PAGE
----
We're the most unlikely of spies, us. The wind is biting, the March sky clear and, standing next to a ploughed field in Norfolk, we have mud on our shoes. A few more cars arrive along a bumpy track. Conversation between the men who have come here is kept to a minimum.
My companions graze slowly on supplies – meat pies, some sandwiches, Lucozade, crisps – watching the horizon. In the distance is a perimeter fence and beyond that, the ordnance of war.
We don't look like a threat to the very security of nations, but then planespotters mostly don't. I'm a latter-day spotter, but the people waiting in the country surrounding RAF Marham are the hard core. Hours without a spot is not uncommon.
A pensioner views the activities from his car's front seat – through the windscreen. "Seen anything good?" he asks. A neatly folded newspaper lies next to his sandwiches on the passenger seat. "Not sure there's much about today," he adds wistfully. Spotting today, like spotting on any given day, is an exercise in patience. And after four hours, mine runs out.
But I wouldn't have it any other way. Air shows where thousands flock each summer are different from real spotting. For me, it's like shooting a sitting bird; too many planes and the excitement (such as it is) is dulled.
Perhaps Conrad Clitheroe and his friend Gary Cooper feel the same. Both are currently detained at the pleasure of the authorities in the United Arab Emirates for apparently planespotting (without cameras). Mr Clitheroe and Mr Cooper were said to have been taking notes with their former colleague, Neil Munro, an expat, when they were arrested. They have remained in custody since 21 February for apparently jotting down the numbers of civil aircraft in Fujairah, 80 miles east of Dubai. They are considered a threat to "national security".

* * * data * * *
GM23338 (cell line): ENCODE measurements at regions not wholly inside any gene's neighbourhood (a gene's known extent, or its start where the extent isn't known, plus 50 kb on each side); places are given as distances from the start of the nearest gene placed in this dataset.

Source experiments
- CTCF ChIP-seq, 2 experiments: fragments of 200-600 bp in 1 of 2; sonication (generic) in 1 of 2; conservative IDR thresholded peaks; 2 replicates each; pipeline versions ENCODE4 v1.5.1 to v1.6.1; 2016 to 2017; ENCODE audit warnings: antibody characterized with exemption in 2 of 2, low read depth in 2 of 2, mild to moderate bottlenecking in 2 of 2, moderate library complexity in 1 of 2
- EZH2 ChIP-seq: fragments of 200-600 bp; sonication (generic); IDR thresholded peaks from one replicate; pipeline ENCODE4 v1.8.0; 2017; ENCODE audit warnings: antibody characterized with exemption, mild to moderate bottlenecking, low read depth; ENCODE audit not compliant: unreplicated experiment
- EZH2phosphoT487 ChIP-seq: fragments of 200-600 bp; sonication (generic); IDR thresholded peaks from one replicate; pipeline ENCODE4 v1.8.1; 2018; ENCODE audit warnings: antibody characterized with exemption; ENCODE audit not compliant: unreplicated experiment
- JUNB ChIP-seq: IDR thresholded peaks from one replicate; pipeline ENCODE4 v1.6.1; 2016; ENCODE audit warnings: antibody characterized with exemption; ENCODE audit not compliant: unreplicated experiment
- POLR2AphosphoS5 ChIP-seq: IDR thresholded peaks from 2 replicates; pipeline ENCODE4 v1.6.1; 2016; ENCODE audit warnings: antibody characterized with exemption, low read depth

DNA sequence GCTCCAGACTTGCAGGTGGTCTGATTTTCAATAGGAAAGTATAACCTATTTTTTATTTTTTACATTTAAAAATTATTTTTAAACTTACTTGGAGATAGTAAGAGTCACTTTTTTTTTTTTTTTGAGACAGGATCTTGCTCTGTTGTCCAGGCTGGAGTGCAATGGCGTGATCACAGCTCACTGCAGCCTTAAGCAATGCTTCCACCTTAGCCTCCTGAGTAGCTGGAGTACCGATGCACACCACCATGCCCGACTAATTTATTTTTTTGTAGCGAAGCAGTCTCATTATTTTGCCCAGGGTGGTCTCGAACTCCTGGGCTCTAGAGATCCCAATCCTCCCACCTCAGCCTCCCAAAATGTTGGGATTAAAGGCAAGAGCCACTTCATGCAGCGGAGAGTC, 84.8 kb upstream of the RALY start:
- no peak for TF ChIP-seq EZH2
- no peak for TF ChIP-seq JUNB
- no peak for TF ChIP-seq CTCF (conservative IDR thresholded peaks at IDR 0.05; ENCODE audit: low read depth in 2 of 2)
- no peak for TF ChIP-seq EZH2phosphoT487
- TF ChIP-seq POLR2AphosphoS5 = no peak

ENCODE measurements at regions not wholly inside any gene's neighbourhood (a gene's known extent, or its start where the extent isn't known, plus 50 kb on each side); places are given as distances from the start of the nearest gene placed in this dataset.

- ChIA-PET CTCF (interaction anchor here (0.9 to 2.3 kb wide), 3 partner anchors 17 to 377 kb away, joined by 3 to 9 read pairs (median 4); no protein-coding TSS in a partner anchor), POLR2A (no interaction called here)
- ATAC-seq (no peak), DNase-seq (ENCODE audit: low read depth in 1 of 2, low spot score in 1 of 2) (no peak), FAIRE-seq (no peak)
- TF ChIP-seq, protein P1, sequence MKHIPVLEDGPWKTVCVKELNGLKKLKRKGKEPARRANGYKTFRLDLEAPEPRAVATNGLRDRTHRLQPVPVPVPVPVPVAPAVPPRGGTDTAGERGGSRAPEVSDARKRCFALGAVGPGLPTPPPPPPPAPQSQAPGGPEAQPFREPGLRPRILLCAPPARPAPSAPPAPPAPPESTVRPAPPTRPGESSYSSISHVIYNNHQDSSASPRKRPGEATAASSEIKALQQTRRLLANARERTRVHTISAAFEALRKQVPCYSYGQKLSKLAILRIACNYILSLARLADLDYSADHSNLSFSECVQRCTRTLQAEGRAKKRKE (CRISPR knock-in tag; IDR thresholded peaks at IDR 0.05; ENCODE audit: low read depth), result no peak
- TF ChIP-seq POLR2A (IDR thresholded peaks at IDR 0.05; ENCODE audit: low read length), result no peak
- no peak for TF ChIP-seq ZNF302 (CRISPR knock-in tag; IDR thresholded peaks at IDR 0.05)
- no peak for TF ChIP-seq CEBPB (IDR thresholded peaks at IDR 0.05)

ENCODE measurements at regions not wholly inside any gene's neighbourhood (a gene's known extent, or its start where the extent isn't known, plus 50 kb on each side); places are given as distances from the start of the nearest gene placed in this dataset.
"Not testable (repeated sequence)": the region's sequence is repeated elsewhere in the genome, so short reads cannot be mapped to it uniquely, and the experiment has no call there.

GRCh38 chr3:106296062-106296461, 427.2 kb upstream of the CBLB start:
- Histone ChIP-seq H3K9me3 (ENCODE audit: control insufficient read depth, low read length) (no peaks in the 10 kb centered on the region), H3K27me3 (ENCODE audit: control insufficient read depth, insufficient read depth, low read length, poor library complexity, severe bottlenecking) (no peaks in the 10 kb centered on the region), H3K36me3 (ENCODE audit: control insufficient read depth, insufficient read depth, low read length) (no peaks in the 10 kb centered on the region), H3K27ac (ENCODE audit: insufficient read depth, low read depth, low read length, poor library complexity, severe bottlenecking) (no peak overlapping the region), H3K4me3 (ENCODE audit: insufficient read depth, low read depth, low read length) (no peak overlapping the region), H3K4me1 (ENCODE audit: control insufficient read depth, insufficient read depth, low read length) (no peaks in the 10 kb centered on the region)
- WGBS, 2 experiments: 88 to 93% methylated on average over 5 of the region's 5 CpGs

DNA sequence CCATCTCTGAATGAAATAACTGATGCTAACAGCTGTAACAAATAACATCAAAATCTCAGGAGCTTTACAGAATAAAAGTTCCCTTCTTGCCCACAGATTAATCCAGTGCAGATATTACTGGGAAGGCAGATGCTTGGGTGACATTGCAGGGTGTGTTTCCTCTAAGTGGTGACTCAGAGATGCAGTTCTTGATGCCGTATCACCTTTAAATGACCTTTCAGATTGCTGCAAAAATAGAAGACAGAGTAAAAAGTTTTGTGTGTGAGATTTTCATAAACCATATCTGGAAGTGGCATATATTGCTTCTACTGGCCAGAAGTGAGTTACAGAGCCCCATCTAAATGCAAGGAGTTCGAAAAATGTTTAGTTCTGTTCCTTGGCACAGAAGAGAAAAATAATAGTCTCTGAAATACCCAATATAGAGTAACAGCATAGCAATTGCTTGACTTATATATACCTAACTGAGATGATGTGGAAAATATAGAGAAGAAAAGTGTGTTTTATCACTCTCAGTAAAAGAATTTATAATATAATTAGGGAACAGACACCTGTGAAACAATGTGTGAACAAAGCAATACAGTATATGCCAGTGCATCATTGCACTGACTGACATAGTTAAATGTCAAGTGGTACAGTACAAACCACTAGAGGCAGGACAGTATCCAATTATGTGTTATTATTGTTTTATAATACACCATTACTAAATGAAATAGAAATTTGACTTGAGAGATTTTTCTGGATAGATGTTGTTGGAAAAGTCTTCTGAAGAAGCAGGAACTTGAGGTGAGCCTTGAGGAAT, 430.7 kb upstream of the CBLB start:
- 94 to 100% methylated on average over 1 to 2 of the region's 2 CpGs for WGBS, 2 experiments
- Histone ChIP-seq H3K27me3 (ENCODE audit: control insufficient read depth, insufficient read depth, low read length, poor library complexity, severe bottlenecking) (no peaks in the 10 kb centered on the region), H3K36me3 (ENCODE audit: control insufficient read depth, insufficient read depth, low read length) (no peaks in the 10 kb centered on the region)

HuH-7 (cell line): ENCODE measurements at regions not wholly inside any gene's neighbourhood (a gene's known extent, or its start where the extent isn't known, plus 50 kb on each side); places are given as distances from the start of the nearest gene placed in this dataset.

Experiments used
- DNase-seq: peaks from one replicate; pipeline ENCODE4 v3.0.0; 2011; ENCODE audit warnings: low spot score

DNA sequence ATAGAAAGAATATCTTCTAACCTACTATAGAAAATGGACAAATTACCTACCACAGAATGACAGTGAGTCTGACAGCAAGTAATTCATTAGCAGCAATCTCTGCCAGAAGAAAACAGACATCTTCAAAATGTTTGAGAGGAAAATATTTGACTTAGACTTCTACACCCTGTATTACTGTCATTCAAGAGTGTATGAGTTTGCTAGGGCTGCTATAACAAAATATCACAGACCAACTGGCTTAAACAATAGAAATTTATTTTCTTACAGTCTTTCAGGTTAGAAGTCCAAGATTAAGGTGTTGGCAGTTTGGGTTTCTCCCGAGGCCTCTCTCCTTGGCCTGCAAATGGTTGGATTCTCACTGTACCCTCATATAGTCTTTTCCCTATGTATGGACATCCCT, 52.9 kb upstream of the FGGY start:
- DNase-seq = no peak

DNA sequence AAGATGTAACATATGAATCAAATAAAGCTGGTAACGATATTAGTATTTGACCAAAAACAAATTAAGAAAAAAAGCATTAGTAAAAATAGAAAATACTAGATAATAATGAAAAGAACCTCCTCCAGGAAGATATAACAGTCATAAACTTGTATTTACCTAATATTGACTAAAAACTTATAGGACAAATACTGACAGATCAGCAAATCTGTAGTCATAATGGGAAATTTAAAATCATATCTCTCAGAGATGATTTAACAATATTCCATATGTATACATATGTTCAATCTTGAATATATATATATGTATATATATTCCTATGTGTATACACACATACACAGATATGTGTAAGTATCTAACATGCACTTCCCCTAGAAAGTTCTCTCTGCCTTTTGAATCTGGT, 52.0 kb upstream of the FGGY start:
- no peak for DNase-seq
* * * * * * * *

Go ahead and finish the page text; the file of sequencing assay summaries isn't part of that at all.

Both Clitheroe and Cooper, by all accounts, are avid enthusiasts. But it's a hobby on the wane in Britain. Spotters say it is becoming increasingly difficult to access good viewing points at airports and bases. And security is tighter than ever before. Places like the Queen's Building at Heathrow are long gone.
My dad took my brother and me spotting first. There were trips to Hounslow, for Heathrow, and though we were only about nine and six, it was exhilarating. Concorde would take off and we'd get McDonald's after. Then, when I was twentysomething, I started spotting again. I met a girl who took me to the edge of the runway at RAF Leuchars, on the Fife coast. It was summer in 2003, there were seals in the sea, the sun was setting over the dunes, and a Tornado took off with its afterburners fully engaged. The roar was terrific; it felt like my heart would burst.
For some, however, spotting is a dark secret. Of those I spoke to this week, few were willing to give their names. Not so the Dorset spotter Howard Curtis, author of Military Aircraft Markings. "It's a hobby on the wane," the 53-year-old agrees. "Our society seems to be less and less tolerant of anything it doesn't understand."
So does that of the UEA – though Valerie Clitheroe says of her husband and chums: "They didn't realise planespotting was such an issue." An issue it is, though – as it has been abroad since 12 Britons and two Danes were arrested on spying charges in Greece and convicted in court. It was more than a year before they were freed on appeal in 2012.
Now, more than ever, spotters are viewed as modern oddities, eccentrics even. But when it comes to national security, Mr Curtis says spotters should be viewed as assets, who could help report suspicious activity at airports: "After all, who else is going to be sat at a cold airport on a wintry Sunday morning, when many who work there are tucked up in bed?"Reuse content